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Interview with T.S. Eliot poetry prize winner, Bhanu Kapil

Feb/07/2021 / by heena-kausar
Image credits: Wikipedia

New York: For Indian-origin poet Bhanu Kapil, who recently won Britain’s prestigious T.S. Eliot poetry prize, “writing is not just writing, it is a pathway to another part of life.” She received the award for ‘How to Wash a Heart,her first full-length poetry collection published in the U.K.

The “radical and arresting” collection explores the complex relationship between an immigrant guest and a citizen host. Kapil was unanimously chosen by the panel, chaired by poet and novelist Lavinia Greenlaw. “It is a radical and arresting collection that recalibrates what is possible for poetry to achieve,” said Greenlaw.

Inaugurated in 1993, the T.S. Eliot Prize for Poetry is awarded annually to the author of the best new poetry collection published in the year, in the U.K. and Ireland.

Born in England to Indian parents, Kapil grew up in a working-class South Asian community in London. Kapil resides in the U.K. In an email interview with SEEMA Magazine, Kapil spoke about some of the events that influenced her while growing up, her thoughts on writing, and the inspirations behind her winning collection.

1) How has growing up in London in a working-class South-Asian community influenced your work and the themes you explore in your work?

I grew up in Hayes, Middlesex, which borders Southall, or “Little India”.  We lived there until just before my eleventh birthday, when we moved to Ruislip, which was, unlike Hayes, a mostly white neighborhood. I should say, when I return to Hayes, that it doesn’t exist anymore in the way that I remember it. What’s the opposite of gentrification? Perhaps the event that most influenced me was a protest against the Far Right, on April 23rd, 1979, a few weeks before Margaret Thatcher came to power. My teacher Blair Peach died that night, struck by an illegal weapon wielded by a member of the Special Patrol Group. The memory of what came to be characterized as a riot is a vivid one for me, as it brings back everything at the perimeter of an event: the sound of breaking glass, screams and wails, and the aftermath the next day. I remember my father lifting me to view Blair Peach, to pay my respects, when we filed past in the Dominion Cinema in Southall. I recall the smell of sweat in the cinema lobby of mostly men packed in tight spaces, talking and organizing.  I slipped between their legs like a fuschia eel. Perhaps moving to Ruislip also affected me, in the sense that it was, in a new context, an experience of being alien, of lips curling, or a loud “tut” being verbalized by another customer, when I, or a member of my family, entered a delicatessen, for example.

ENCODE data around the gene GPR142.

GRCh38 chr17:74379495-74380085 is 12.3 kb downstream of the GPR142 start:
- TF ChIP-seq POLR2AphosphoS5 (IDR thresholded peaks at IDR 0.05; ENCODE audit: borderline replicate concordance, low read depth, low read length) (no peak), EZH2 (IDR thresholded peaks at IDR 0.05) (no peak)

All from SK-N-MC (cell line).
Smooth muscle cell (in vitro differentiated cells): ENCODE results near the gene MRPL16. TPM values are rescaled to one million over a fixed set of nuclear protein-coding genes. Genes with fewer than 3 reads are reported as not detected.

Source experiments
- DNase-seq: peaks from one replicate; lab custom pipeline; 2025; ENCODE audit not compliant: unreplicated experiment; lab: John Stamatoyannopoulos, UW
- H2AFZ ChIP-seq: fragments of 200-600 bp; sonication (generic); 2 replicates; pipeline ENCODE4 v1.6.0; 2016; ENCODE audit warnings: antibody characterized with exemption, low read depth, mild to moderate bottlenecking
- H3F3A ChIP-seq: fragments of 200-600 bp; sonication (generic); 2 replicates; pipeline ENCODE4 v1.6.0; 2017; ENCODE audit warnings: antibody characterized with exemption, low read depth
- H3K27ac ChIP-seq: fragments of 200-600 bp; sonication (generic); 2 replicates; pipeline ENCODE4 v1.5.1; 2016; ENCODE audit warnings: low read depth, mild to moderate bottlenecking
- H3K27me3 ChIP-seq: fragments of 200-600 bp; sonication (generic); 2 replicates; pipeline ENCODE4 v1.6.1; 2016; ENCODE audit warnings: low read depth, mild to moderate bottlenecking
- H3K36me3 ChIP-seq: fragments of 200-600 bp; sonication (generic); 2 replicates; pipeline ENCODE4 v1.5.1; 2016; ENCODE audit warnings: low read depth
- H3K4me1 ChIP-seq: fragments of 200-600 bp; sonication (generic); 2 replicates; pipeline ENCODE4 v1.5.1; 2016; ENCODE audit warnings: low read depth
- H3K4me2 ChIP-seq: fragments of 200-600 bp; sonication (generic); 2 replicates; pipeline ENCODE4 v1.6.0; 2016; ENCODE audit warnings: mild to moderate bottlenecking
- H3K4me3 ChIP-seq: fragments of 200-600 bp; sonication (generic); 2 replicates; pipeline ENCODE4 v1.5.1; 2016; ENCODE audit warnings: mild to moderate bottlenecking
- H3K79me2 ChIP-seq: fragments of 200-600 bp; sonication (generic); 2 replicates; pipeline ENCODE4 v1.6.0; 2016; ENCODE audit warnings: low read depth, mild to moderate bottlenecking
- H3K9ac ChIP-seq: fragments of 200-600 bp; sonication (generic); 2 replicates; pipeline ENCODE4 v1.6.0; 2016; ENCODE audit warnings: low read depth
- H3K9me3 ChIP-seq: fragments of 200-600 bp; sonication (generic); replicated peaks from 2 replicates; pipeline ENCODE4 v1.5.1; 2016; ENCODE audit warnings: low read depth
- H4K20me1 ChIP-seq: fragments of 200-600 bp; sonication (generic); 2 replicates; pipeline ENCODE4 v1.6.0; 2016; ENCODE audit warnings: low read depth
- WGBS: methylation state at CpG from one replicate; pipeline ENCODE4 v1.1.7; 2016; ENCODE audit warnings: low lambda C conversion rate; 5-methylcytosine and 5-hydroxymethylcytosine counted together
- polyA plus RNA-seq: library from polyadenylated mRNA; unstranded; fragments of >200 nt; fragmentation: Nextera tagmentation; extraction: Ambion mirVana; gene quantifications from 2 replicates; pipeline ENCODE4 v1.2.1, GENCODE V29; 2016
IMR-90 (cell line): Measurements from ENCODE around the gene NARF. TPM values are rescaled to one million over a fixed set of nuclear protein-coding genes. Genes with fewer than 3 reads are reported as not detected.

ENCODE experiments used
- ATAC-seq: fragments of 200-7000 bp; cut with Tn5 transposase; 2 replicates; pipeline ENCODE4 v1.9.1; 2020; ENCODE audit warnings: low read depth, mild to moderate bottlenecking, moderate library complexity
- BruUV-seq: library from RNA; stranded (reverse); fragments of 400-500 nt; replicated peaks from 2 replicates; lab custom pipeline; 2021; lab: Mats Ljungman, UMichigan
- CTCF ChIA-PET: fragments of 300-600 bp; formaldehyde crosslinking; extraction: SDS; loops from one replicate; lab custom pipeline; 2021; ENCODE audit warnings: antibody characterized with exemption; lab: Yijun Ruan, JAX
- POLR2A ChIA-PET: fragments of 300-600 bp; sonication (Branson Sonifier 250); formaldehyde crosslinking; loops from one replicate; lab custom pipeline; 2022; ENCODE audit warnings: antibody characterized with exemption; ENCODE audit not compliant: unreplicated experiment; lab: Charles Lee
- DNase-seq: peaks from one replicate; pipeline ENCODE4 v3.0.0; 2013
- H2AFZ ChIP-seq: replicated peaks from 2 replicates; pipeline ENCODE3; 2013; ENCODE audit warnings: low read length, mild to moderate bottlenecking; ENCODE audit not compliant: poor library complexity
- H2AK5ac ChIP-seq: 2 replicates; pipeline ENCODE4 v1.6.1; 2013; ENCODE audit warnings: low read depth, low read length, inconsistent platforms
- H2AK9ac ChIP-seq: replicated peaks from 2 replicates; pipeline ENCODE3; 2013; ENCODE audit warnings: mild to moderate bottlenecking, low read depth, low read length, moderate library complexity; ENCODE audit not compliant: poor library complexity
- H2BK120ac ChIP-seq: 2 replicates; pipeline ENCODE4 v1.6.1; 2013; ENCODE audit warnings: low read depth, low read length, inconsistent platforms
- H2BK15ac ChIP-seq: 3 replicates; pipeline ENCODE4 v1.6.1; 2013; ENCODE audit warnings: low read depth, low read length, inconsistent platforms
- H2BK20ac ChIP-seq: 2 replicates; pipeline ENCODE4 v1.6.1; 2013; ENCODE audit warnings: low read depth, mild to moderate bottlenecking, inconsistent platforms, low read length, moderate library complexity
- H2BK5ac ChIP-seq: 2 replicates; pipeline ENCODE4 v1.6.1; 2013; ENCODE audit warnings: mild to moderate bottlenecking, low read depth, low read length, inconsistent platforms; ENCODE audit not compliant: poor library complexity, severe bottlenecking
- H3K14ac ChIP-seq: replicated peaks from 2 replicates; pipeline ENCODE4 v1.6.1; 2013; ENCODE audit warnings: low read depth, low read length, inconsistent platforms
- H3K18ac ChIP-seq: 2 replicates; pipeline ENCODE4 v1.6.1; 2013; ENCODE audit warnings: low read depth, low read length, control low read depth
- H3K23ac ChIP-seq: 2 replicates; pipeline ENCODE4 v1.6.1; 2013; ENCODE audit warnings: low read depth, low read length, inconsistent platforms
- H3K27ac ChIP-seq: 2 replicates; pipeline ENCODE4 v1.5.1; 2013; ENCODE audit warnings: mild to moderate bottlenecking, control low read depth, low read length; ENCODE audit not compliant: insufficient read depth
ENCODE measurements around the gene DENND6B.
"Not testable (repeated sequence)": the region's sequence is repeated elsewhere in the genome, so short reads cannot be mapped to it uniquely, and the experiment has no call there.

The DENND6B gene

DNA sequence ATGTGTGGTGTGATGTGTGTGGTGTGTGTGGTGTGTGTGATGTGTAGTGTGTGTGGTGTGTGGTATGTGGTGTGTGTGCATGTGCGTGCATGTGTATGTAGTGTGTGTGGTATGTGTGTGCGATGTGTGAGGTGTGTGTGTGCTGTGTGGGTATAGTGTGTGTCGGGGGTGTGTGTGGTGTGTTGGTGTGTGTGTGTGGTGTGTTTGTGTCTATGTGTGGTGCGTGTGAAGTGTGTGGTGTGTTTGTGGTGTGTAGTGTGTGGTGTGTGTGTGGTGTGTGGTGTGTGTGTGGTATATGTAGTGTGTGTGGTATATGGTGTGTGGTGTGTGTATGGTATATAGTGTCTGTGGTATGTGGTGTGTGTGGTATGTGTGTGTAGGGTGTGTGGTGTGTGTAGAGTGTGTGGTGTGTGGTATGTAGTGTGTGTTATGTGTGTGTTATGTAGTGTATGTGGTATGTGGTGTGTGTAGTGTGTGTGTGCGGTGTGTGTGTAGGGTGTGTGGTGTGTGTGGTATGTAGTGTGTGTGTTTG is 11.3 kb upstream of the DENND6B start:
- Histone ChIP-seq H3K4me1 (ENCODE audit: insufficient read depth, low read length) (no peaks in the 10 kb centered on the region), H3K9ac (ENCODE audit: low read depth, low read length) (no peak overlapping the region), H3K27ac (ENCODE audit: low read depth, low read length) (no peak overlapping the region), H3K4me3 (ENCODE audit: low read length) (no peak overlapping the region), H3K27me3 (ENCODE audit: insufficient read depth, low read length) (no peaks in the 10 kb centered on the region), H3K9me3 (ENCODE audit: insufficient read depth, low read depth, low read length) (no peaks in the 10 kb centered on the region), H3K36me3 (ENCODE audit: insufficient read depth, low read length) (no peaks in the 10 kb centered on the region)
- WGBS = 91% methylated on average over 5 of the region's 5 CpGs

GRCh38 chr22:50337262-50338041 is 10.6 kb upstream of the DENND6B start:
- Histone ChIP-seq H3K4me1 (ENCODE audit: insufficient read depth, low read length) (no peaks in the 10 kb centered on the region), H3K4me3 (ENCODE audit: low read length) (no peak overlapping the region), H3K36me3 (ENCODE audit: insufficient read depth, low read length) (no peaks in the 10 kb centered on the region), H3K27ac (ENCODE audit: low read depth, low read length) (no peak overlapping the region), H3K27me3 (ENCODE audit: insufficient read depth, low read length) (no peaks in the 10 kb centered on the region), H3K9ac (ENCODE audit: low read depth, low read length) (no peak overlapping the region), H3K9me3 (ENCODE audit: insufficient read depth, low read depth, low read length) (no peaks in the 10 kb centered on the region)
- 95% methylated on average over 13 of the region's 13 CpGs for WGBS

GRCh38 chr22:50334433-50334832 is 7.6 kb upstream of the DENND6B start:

2) You have mentioned that the inspiration for ‘How to Wash a Heart’ came from a newspaper photograph. What made you want to explore the theme of the complex equation between immigrants and citizen hosts?

The photograph was an inspiration, certainly, for one aspect of the book: an idea about disgust. That disgust is the hardest emotion, once experienced or felt, to conceal from others. It’s a fleeting contraction around the muscles of the nose and mouth, in particular, that denote it. Are we wired, as human beings, to track these moments, which are facial?  I’ve been trying to think, for some time, through themes of belonging and under-belonging: place attachment, and conversely, what it is not to adhere. Another inspiration, in this regard, was the Cuban artist, Ana Mendieta, who explored, through the “siluetas” she made on the earth (her body outline refilled with red powder, mud, or other materials), what it would be to adhere, to use that word again, to the surfaces of a country that is not one’s own. 

3) What are the themes, issues, and emotions that move you most as a writer and how do you decide what you are going to write next? I am not sure what my themes, issues, or even emotions are. What comes to me is that in each work, I am attending to the body. The bodily life, that is, of whoever moves through the book as they move through life. I try not to rush new work, but to spend as long as I can waiting for what wants to arrive – to arrive. Sometimes it vanishes. Sometimes, you could say, I also disappear. I’ve been doing a lot of work this year on why writing does not always feel possible. An incredible resource that’s really helping re-frame my relationship to writing is ‘Race Reflections Academy’ in the UK. Writing doesn’t come (only) from the outside. It comes, also, from the back of the heart. At least, that’s been the case for me.  Whatever it takes to dislodge or work directly with fear (or shame), as a writer, is as helpful to the creation of new work as language itself. Writing is not just writing. It’s a pathway to another part of life.

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